Netflix Crackdown Underscores Streaming Costs and Competition
Netflix's latest move to charge for password sharing highlights the inherent risks for streaming services to balance cost increases with customer satisfaction.
On March 16, Netflix issued a statement on its website that stated over the next few weeks, it would launch and test new features for its members in Chile, Costa Rica, and Peru. For $2.99, members could add sub accounts for up to two people they don't live with - each with their own profile, personalized recommendations, and login and password. Netflix justified the new feature with the excerpt below.
Netflix Statement Excerpt: We’ve always made it easy for people who live together to share their Netflix account, with features like separate profiles and multiple streams in our Standard and Premium plans. While these have been hugely popular, they have also created some confusion about when and how Netflix can be shared. As a result, accounts are being shared between households - impacting our ability to invest in great new TV and films for our members. We’ve been working on ways to enable members who share outside their household to do so easily and securely, while also paying a bit more. We recognize that people have many entertainment choices, so we want to ensure any new features are flexible and useful for members, whose subscriptions fund all our great TV and films.
Although the change wasn't aimed at the United States, the implication was clear, and the backlash from users was swift. "Netflix is most popular in the United States with younger consumers who support password sharing much more than older generations," according to TIME's Megan McCluskey, who references a 2021 survey that found "millennials and Gen Zers are twice as likely to both share their streaming passwords with non-paying friends and family and accept free access to others’ accounts themselves."
Excerpt from TIME: Netflix’s announcement is making some users take a closer look at which streaming services are actually providing them enough value. As studio-owned services like Paramount+ and Peacock pull their content off juggernauts like Netflix and Hulu to build up their own streaming libraries, the spread of popular TV shows and movies is increasing. This movement has coincided with Netflix and Hulu raising their prices, creating a dilemma for users with tighter budgets.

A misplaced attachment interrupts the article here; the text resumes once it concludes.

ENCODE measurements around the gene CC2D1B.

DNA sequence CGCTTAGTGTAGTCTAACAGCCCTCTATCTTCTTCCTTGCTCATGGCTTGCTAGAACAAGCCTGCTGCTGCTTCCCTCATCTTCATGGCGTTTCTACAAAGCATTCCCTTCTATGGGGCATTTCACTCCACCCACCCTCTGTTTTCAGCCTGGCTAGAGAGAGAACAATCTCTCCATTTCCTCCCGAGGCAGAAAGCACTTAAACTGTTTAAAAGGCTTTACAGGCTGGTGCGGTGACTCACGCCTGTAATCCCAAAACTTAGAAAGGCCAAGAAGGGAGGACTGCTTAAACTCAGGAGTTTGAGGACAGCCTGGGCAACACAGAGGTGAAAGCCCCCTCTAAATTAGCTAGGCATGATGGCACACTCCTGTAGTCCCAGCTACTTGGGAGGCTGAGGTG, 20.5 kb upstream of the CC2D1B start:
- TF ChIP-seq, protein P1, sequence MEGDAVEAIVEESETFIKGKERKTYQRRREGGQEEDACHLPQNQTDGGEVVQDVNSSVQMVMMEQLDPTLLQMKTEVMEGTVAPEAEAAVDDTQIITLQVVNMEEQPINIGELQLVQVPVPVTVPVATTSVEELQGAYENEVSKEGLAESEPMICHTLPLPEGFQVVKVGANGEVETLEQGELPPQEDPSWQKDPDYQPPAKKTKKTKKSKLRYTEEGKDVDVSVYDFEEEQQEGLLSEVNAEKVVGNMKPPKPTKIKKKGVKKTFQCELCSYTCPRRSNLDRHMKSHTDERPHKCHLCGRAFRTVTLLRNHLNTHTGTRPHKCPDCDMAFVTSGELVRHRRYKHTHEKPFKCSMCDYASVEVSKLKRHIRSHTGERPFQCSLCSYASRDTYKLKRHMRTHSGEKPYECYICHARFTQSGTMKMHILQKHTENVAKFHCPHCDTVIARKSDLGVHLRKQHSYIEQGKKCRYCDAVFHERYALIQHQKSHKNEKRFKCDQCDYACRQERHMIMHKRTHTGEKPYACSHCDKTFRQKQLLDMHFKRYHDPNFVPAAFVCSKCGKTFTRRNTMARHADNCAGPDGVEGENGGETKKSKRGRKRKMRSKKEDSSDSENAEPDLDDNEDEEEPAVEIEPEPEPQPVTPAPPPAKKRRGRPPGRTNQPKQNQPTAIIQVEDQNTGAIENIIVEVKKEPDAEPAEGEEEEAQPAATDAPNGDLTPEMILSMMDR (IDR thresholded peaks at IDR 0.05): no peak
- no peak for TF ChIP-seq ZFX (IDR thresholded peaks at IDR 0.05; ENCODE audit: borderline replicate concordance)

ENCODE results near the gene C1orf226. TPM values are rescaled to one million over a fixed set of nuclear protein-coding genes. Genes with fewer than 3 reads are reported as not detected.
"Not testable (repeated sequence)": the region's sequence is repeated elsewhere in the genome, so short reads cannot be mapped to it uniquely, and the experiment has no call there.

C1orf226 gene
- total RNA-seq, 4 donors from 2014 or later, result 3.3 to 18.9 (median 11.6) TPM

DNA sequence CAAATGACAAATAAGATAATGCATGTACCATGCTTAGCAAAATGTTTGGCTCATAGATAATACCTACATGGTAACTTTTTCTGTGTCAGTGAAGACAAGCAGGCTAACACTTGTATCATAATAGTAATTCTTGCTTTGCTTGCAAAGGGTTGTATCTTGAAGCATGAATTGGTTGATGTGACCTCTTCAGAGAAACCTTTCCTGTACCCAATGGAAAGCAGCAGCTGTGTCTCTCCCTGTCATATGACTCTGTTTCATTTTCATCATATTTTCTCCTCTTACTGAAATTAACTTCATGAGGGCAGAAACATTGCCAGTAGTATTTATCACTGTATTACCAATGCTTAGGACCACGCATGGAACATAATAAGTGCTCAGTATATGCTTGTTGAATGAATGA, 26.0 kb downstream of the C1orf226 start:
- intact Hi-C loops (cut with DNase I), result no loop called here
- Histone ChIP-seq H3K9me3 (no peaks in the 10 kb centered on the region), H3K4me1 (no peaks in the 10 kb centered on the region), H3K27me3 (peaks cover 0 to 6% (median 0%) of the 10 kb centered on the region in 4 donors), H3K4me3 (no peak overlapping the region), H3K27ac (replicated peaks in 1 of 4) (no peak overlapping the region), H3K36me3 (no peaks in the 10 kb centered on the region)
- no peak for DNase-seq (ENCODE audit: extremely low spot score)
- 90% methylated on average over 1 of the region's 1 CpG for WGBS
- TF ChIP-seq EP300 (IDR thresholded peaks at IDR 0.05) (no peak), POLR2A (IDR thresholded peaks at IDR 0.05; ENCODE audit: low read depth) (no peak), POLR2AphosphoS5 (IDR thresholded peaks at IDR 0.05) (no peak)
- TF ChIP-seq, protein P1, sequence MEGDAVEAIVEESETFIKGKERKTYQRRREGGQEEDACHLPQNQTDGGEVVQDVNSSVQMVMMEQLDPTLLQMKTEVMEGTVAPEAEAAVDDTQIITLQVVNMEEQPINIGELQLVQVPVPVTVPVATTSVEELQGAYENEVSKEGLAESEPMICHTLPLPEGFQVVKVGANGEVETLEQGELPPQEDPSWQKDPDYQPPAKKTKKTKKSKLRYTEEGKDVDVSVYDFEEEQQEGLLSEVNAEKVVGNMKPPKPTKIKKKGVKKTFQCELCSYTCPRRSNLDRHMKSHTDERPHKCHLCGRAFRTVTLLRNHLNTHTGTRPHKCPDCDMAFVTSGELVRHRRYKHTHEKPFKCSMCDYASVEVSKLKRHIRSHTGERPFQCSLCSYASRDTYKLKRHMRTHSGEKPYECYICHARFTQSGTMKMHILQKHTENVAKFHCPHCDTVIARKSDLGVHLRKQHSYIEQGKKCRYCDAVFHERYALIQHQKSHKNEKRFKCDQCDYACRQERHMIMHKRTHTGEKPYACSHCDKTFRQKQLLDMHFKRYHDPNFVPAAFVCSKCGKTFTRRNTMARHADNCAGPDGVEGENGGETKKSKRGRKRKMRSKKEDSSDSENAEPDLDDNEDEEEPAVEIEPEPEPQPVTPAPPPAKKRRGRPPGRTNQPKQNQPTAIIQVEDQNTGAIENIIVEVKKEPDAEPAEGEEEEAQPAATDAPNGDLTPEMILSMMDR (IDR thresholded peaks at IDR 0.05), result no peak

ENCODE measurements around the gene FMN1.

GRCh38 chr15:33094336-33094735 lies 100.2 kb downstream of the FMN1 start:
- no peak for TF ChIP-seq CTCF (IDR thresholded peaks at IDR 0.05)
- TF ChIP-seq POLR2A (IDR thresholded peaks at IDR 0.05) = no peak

Dade Hayes writes in DEADLINE, "With subscription growth flattening, Netflix has recently phased in rate increases in order to continue funding its $18 billion in annual programming spending." The password sharing costs Netflix billions in lost revenue, but "there is no small degree of risk in taking actions that could be seen as too punitive on customers," Hayes says.
Excerpt from DEADLINE: The password conundrum, of course, faces all streaming players. Newer Netflix challengers like Disney+ and HBO Max have taken a fairly laissez-faire approach to sharing, as have incumbents Amazon Prime Video and Hulu. But with programming costs ballooning, companies appear to be edging closer toward taking a stand. Netflix co-CEO Reed Hastings last year said the company would test various approaches, but would not roll out anything that seems to “turn the screws” on subscribers.
The Net Effect
J. Clara Chan and George Szalai note in their article for The Hollywood Reporter, "According to [research service] Enders Analysis’ Tom Harrington, it may be difficult for other streamers to follow Netflix as easily in monetizing account sharing, even if it does seem inevitable. Other streamers do not have this strength, with churn much higher and value more tenuous, but this is the direction of travel that they want, will and need to go."
Excerpt from The Hollywood Reporter: Wall Street observers see the added account-sharing fee as an easy win for Netflix, given that few paying subscribers will unsubscribe because of the optional added fee. “Of, say, the 15 to 20 percent of users that are getting the service for free, some will subscribe or bolt on to the account they are currently leeching off. Few of the paying subs will unsubscribe, with their immediate value remaining the same,” explains Harrington. “A clampdown will be a net positive for Netflix.”